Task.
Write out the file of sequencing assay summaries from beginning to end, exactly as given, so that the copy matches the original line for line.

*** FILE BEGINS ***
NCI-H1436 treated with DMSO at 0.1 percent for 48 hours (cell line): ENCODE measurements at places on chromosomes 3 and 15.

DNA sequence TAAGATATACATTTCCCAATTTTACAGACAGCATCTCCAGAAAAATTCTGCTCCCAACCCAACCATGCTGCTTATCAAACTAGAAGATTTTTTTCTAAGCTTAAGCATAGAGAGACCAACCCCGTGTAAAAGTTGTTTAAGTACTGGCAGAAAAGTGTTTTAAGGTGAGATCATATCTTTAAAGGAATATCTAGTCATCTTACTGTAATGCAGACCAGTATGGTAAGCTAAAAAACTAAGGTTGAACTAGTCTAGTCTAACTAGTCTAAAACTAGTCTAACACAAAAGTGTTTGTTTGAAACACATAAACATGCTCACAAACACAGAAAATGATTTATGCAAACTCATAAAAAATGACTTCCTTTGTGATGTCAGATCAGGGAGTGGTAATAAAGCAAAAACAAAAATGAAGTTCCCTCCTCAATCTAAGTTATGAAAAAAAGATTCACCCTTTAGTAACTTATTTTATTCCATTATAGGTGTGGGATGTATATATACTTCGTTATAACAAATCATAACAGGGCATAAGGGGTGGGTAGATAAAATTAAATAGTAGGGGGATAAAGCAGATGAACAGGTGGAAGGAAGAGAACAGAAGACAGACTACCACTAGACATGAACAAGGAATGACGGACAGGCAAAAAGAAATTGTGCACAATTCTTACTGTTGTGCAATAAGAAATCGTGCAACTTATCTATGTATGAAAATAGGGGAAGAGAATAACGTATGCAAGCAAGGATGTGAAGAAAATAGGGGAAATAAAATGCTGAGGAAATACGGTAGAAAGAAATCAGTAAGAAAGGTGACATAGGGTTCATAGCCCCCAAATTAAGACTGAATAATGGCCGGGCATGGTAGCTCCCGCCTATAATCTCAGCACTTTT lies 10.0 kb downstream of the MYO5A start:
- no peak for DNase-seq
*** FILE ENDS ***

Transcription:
NCI-H1436 treated with DMSO at 0.1 percent for 48 hours (cell line): ENCODE measurements at places on chromosomes 3 and 15.

DNA sequence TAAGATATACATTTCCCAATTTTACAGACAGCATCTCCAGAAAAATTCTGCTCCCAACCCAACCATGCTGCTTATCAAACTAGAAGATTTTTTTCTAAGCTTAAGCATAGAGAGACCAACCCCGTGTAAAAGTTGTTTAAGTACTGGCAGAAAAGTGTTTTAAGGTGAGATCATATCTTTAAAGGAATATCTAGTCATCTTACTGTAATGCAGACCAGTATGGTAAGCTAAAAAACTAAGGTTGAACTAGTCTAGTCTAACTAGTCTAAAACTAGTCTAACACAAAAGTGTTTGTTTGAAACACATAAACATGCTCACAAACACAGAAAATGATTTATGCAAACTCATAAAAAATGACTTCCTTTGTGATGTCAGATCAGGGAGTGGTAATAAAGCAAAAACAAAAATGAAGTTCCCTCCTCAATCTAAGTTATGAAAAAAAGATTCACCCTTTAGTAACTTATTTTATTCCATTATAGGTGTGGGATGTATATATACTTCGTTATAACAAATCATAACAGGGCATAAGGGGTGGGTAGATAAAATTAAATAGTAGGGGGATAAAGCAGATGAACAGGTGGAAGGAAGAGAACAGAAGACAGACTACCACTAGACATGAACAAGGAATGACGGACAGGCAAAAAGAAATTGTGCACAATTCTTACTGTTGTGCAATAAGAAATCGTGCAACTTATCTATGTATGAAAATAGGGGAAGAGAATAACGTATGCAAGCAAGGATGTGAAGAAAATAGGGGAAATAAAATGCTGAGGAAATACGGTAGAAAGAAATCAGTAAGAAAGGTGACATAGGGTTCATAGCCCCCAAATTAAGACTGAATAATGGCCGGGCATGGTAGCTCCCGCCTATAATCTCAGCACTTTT lies 10.0 kb downstream of the MYO5A start:
- no peak for DNase-seq